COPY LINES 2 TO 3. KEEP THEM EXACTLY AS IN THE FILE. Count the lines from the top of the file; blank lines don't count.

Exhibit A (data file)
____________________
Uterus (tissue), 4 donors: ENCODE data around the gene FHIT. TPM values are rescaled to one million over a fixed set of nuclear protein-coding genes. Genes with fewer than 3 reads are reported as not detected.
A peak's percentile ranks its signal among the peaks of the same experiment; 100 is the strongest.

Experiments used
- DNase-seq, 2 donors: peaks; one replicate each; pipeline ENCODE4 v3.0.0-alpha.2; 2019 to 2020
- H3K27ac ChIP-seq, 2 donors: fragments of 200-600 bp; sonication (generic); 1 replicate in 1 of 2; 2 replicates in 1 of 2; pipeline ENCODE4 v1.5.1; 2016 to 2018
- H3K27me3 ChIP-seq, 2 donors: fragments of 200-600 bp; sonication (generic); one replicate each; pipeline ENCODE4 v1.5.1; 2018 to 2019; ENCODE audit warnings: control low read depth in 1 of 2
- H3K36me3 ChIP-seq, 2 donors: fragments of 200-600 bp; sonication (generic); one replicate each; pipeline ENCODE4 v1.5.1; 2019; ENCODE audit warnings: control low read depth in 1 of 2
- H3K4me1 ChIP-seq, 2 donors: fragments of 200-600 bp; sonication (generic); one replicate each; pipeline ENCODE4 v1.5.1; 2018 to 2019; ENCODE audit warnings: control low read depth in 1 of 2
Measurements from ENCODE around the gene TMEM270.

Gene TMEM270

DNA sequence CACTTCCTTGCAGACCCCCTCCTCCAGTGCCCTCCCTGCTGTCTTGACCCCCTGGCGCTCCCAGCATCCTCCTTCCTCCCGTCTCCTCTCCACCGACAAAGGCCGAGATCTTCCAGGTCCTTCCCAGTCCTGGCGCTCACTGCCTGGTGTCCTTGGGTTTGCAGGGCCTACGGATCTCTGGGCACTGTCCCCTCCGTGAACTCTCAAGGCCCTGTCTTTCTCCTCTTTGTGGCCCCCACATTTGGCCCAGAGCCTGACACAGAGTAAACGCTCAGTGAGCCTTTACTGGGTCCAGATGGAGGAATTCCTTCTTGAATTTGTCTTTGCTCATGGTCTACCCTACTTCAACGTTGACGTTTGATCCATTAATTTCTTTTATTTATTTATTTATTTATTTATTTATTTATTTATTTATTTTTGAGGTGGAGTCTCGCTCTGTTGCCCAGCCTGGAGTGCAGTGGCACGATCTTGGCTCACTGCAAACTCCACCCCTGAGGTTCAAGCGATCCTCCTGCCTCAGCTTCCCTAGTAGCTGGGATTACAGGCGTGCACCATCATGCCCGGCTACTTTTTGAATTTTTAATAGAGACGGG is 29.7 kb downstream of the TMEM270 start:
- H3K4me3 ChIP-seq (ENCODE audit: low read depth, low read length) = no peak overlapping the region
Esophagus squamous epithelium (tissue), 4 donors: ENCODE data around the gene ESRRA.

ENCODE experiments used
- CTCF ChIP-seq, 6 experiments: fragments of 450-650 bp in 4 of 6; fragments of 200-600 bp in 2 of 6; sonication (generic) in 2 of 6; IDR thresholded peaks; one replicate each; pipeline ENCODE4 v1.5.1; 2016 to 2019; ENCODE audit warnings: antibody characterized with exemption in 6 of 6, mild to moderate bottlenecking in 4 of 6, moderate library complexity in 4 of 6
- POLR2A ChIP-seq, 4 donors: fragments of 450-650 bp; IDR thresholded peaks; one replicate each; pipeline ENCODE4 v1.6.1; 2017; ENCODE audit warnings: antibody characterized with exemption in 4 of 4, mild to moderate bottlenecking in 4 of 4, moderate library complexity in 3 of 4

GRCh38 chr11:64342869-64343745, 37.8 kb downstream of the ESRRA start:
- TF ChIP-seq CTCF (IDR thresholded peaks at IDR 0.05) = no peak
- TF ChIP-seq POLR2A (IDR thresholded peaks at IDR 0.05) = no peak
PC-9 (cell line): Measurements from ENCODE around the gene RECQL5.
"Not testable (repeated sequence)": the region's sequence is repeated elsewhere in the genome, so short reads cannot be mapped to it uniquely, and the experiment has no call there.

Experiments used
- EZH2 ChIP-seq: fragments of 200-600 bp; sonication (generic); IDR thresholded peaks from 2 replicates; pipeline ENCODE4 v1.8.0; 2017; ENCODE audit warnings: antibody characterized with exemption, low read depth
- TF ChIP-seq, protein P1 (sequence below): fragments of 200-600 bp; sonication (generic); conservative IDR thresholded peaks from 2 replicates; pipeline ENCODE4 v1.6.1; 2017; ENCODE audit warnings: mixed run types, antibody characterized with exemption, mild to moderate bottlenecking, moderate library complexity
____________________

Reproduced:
A peak's percentile ranks its signal among the peaks of the same experiment; 100 is the strongest.

Experiments used